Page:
Monday, March 31, 2008

Chicken in my Kitchen

Barbara in my kitchen

It's been almost a week since I've written anything in this space! I have been busy. I have been sick. I have a sick chicken. That's Barbara in the photo above standing on a card table in my kitchen. At least I think it's Barbara. I have two hens that look very much alike. Barbara and Lucy. They are my favorite breed, Buff Orpington, and the only way I can really tell them apart is by their personalities, which are quite different. Well, I had noticed that Barbara was acting strange for a few days last week, not very active and not wanting to sit up on the roost at night or even in one of the nest boxes as she had always done. Then I noticed last Thursday evening when I went to close up the hen house, that she looked very weak and her comb was a darker red and she just didn't look well to me. So I brought her into my house (to keep her warm and separate her from the rest of my flock) in a big dog carrier that I keep for just such an occasion. Clean straw lined the bottom. Food and water dishes hang on the door. I set her cage near the woodstove to keep her warm at night. She ate a bit of oatmeal and cooked rice from my hand that first night, but not much.

I have doctored sick chickens before, but it had been 5 years since my last sick hen. My three remaining girls have been quite healthy up until now. Anyway, it was late at night when I discovered that she was ill, so I had to make do with my own chicken care knowledge until I could call the vet in the morning. There are several vets around our mountain area, but only one who really will take care of a chicken. Most people don't take their sick chickens to the vet. I am affectionately known around here by vets as "the Chicken Lady".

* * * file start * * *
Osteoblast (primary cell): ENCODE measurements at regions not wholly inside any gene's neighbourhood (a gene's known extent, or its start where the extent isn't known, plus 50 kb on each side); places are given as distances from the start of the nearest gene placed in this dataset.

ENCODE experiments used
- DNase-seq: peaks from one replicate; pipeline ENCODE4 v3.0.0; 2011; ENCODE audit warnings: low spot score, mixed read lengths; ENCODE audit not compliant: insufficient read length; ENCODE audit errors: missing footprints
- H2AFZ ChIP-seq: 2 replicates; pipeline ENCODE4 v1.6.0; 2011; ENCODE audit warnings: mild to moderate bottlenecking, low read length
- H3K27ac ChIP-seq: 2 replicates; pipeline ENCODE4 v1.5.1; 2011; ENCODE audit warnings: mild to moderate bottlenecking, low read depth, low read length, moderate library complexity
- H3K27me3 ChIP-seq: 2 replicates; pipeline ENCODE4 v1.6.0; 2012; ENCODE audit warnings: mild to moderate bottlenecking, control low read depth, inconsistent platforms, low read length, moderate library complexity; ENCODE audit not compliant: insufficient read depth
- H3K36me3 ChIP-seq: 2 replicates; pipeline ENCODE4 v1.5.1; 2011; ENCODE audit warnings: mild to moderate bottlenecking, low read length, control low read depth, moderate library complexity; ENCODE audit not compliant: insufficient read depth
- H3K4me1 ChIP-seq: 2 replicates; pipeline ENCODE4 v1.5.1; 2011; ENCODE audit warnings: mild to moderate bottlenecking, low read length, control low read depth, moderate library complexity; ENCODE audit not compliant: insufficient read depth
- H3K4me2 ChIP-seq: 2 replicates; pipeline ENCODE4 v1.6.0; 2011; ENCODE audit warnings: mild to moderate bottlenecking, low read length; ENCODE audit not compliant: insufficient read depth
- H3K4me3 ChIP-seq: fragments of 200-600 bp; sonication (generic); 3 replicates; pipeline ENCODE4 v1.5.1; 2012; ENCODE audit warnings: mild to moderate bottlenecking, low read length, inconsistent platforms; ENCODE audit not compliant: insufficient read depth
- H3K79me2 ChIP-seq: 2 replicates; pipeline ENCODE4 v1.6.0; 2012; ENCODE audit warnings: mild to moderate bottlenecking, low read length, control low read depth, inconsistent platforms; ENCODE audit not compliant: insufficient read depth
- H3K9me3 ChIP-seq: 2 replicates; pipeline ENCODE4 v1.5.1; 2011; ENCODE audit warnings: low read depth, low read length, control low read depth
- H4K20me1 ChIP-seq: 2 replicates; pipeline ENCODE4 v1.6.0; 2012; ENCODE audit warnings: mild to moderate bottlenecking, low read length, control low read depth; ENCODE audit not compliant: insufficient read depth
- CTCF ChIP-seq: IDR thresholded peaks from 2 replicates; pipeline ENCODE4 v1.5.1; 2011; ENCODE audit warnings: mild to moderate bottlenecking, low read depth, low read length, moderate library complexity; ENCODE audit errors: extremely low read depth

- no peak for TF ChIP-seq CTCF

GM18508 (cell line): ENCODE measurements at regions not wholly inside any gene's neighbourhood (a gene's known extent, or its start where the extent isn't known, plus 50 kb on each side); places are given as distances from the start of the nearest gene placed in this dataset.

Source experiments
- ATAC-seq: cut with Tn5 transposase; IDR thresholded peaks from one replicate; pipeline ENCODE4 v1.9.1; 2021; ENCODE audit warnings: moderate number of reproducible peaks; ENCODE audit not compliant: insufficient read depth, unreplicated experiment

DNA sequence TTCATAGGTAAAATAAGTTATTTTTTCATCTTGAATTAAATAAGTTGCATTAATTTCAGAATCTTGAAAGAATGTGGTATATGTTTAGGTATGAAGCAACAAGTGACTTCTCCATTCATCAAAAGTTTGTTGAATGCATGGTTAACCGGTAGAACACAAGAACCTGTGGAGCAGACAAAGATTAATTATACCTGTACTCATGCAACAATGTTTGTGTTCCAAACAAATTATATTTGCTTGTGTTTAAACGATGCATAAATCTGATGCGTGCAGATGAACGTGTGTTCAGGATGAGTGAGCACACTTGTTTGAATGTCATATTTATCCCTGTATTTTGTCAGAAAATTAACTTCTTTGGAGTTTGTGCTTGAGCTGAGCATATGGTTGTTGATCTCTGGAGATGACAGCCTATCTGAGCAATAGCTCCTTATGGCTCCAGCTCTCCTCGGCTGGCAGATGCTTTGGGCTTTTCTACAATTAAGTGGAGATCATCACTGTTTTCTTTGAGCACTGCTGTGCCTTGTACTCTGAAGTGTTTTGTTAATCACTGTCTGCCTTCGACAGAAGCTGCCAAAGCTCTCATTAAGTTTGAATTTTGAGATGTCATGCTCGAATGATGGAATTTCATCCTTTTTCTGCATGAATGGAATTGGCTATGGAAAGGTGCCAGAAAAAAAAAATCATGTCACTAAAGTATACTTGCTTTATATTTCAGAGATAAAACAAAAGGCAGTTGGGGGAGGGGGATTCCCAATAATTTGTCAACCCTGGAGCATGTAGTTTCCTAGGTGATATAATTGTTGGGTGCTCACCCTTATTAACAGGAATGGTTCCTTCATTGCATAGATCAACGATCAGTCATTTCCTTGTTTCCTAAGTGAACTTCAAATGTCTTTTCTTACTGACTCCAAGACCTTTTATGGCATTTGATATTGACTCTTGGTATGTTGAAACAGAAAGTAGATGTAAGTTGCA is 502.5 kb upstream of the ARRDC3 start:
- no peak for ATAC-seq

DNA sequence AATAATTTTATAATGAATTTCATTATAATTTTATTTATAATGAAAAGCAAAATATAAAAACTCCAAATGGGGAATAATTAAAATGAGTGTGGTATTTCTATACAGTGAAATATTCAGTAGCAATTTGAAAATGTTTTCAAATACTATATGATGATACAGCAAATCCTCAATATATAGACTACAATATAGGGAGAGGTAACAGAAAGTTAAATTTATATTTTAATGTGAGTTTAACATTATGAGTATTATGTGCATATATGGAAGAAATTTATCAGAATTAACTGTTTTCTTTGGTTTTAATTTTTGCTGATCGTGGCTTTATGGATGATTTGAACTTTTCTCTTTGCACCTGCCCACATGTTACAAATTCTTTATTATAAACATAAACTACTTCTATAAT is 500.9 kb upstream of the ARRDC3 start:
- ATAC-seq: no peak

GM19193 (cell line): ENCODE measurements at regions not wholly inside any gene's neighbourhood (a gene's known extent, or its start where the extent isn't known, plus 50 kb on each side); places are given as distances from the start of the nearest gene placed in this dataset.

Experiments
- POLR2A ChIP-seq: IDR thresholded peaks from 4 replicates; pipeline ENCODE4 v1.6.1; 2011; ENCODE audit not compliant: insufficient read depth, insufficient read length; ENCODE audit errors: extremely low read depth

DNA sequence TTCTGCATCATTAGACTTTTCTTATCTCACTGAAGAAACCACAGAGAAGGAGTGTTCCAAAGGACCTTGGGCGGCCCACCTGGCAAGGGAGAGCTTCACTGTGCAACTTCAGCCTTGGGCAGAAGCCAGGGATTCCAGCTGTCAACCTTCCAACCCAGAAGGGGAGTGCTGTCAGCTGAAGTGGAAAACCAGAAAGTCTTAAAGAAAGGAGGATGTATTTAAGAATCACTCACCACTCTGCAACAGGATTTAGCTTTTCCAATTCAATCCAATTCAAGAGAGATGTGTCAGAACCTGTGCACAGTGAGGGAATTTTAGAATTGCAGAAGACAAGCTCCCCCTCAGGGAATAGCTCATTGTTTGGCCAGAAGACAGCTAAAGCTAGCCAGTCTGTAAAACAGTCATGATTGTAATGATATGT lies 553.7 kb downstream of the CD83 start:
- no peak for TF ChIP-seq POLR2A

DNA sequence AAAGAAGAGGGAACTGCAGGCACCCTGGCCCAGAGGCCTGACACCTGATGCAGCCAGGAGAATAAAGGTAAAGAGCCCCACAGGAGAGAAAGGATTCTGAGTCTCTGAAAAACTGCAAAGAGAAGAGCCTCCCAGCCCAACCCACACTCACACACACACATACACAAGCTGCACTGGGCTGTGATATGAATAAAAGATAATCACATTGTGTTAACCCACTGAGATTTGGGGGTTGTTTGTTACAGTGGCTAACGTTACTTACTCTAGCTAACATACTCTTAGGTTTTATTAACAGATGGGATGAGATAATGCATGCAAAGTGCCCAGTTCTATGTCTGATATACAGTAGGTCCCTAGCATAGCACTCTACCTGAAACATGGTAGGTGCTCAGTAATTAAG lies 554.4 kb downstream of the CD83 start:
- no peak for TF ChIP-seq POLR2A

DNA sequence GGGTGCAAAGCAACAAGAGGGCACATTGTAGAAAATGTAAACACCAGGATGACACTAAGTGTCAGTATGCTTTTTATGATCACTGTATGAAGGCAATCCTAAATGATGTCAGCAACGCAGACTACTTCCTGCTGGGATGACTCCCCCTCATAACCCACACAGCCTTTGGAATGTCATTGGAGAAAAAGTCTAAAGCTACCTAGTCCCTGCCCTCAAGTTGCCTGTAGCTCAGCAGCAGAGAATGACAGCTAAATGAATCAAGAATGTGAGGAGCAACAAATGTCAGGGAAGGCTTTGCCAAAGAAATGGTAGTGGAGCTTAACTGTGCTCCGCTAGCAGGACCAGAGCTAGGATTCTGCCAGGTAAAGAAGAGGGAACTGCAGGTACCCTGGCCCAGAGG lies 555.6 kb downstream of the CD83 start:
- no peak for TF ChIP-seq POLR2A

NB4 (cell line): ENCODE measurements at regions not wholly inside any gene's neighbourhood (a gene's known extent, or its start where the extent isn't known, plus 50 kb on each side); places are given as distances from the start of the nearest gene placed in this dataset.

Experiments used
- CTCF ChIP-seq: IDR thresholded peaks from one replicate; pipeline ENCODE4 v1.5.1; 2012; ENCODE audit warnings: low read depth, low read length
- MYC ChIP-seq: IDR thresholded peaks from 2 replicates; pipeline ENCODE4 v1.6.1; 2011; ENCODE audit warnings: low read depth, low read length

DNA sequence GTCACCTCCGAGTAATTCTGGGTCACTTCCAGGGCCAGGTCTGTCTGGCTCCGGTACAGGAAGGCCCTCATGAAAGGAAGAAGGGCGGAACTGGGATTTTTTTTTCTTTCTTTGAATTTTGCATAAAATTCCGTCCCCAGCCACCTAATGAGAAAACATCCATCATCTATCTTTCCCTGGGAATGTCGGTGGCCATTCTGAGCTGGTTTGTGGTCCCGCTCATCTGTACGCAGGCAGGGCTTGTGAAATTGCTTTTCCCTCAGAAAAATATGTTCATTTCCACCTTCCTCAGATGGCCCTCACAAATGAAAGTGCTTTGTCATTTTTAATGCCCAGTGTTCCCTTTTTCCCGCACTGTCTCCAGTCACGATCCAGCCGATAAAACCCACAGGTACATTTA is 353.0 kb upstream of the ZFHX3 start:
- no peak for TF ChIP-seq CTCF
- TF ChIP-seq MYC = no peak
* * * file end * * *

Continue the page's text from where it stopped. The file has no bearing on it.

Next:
In the past I have learned to give antibiotic injections and subcutaneous fluids to chickens, as well as to give them medicine, food and water by syringe or eyedropper placed in their beak. It's been interesting and challenging. I have been successful in healing some of my hens over the years, and I have lost a few as well. I worry over the sick ones and cry and grieve over every lost one.

So that first night, Thursday, I gave Barbara some subcutaneous (SQ) fluids to help hydrate her and keep her comfortable and warm. I called the special vet who doctors farm animals in the morning and asked her if I could still safely use the bottle of injectable antibiotics that I had that had expired awhile ago. She told me to go ahead and use it and guided me on the dosage. She was the one who trained me to give the injections a few years ago. So since Friday morning I have been giving injections of antibiotic and SQ fluids twice per day to my old hen Barbara in the hope that it will cure her of whatever infection or ailment that she has. She refuses to eat and is very very thin. This tells me that she has been having problems for probably weeks before I noticed anything wrong. Her fluffy feathers and stoic attitude hid her illness from me. I am worried that she won't get better.

This afternoon, Barbara and I traveled the 30 miles (one way) or so to the special vet's office in a neighboring town. The vet examined her, told me to keep giving her the antibiotics and the SQ fluids and also told me how to force feed her to get some nutrition into her so she might possibly heal and recover. It looks pretty grim, but I must try to help her heal. She is old and doesn't lay anymore, but I have grown attached. She is one of my pets.